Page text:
Essentially free of dust, dirt, spider webs, or insect remains. Windows and sills are clean. Floors and rugs are clean. Inspector assigns relative degree for any problems viewed.
3. Comfort (lighting, furniture, HVAC, etc.)
Chairs should be clean & in good repair. Rooms should be kept at comfortable temperature.
Part D: Sleeping Rooms
• Every aspect of each sleeping room must be well maintained.
• Paint in sleeping rooms should not be chipped, bubbled or peeling.
• Wallpaper in sleeping rooms should be firmly secured to the wall, not peeling off.
• Sleeping rooms should be free of dust and dirt.
• Windows should be clean and clear.
• There should be no dust, and preferably no items stored under the beds.
• There should be no insect activity present in sleeping rooms, including bedbugs.
• Linens should be clean and of good quality, not threadbare or frayed.
• Blankets should be clean and not appear worn. Even in summer, sleeping rooms should either contain blankets or guests should be told where they may find blankets.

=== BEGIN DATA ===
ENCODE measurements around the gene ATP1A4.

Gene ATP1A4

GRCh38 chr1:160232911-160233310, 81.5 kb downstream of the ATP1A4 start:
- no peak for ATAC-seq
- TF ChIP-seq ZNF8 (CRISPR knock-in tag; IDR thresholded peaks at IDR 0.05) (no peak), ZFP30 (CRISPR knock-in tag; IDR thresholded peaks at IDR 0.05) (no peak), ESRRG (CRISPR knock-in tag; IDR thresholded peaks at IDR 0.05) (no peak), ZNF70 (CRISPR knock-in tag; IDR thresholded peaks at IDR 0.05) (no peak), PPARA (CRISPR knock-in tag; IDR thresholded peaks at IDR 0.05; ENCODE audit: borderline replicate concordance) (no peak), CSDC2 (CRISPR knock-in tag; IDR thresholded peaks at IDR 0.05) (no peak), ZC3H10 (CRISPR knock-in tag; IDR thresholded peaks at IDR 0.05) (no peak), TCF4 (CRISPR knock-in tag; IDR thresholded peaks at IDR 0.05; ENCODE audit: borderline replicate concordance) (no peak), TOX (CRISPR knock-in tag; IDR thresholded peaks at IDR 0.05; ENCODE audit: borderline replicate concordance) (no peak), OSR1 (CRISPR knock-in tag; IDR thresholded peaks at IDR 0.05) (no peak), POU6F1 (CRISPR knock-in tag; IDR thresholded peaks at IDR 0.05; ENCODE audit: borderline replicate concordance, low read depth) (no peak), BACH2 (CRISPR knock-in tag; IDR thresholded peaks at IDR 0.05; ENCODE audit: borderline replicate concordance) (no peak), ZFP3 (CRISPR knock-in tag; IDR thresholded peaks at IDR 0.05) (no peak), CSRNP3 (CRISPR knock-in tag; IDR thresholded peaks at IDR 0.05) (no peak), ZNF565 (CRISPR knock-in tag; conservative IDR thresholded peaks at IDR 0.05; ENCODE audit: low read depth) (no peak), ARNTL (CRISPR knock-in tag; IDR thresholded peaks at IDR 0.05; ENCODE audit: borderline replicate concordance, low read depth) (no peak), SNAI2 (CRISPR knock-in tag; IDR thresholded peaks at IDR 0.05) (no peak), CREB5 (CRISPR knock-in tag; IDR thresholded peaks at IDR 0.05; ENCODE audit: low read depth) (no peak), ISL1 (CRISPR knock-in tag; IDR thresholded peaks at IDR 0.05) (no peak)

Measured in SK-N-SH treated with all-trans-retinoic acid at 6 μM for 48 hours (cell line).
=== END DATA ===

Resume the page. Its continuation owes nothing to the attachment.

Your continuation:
• Comforters, quilts, spreads and shams (if any) should be clean and of good quality, not threadbare or frayed.
• Mattress pad should be clean.
• Chairs, sofas, bed and pillows should be comfortable. Pillows should be of various degrees of softness to accommodate the needs of the majority of guests. HVAC should be sufficient to provide comfortable temperatures and operate quietly enough to insure sleep.
• Sleeping rooms should be private when the door(s) is closed, with a lock on the door which can only be unlocked from the inside except by the innkeeper.